The selective increase in coal prices effected by the public sector Coal India Ltd (CIL), since the midnight of February 26, is likely to hit power plants in the South and the East, although the power sector was spared an across-the-board increase in prices.
In a complex three-layered price revision, CIL announced a 30 per cent increase in prices of coal to all unregulated sectors, whose product-prices are driven by the market. Thereby power, fertilizer and defence sectors were kept outside the purview of a straight hike.
However, prices of all grades of coal produced by CIL subsidiary Mahanadi Coalfields Ltd (MCL) based in Sambalpur in Orissa has been increased. This is expected to directly impact power plants in the South — Tamil Nadu Electricity Board and APGenco — besides those in West Bengal — West Bengal Power Development Corporation Ltd and CESC — besides NTPC (Talcher unit in Orissa).
MCL, which was carved out of another CIL subsidiary, South Eastern Coalfields Ltd in 1992, produces only E and F grade coal used by the power sector.
Unable to sell its products in a sluggish market it was forced to lower its price. This anomaly has now been removed with MCL prices being brought on a par with SECL, through a 20 per cent increase. This formed the second layer of the increase.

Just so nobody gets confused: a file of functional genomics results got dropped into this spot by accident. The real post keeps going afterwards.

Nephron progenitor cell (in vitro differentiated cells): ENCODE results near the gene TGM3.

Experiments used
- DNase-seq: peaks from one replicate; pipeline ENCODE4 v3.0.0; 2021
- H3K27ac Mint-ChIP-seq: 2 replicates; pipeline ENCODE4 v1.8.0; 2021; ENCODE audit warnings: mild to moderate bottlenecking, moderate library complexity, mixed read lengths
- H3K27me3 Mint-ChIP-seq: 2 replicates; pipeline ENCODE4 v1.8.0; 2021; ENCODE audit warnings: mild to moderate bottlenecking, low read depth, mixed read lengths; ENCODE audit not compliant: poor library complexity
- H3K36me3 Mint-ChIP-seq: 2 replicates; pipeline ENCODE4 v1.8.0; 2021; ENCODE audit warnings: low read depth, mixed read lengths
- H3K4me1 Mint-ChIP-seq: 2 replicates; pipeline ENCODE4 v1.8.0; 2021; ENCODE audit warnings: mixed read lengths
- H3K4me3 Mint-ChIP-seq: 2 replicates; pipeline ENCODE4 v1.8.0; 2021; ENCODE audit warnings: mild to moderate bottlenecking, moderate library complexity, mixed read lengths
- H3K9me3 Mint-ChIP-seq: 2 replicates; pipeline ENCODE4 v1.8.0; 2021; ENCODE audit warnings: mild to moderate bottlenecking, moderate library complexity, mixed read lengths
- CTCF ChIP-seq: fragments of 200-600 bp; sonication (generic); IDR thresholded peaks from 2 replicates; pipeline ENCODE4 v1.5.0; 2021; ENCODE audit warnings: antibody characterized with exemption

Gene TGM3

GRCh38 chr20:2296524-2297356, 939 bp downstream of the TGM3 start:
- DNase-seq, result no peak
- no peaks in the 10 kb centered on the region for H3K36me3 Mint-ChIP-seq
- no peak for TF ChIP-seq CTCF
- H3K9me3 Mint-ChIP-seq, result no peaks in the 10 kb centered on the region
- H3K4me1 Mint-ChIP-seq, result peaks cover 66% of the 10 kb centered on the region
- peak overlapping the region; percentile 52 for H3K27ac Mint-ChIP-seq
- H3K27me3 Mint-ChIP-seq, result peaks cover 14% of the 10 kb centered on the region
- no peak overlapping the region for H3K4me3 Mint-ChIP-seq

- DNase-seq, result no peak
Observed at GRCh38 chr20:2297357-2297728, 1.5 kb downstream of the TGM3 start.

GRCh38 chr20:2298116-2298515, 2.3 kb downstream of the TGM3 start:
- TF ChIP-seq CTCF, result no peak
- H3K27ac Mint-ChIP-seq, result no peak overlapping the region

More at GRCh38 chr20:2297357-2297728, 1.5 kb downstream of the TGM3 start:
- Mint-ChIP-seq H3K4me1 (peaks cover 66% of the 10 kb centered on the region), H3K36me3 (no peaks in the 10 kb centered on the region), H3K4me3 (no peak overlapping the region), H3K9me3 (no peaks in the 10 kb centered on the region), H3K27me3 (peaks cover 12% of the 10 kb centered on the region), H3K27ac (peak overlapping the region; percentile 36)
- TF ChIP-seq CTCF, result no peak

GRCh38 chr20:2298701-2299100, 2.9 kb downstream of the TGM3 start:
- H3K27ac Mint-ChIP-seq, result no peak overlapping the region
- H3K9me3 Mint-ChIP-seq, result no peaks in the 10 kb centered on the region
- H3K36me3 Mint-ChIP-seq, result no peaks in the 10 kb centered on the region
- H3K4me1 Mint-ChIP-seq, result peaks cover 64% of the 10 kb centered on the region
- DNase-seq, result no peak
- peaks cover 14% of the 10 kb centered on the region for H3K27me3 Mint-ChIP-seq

The final part of the price increase is through a 100 per cent increase in the superior A and B grade has been announced. This affects only those power utilities which use these grades owing to their technologically handicapped older generation plants. This covers CESC and WBPDCL too.
While CIL has said that the overall impact on the wholesale price index would be 0.17 per cent and that on the power sector would be 7 paise per kwh, the owners of some of the utilities have already gone on record to say that they may need to approach the respective electricity regulators for a tariff hike.
The company also said that the rise would rake in additional revenue of Rs.650 crore this fiscal and Rs.6,200 crore in a full year.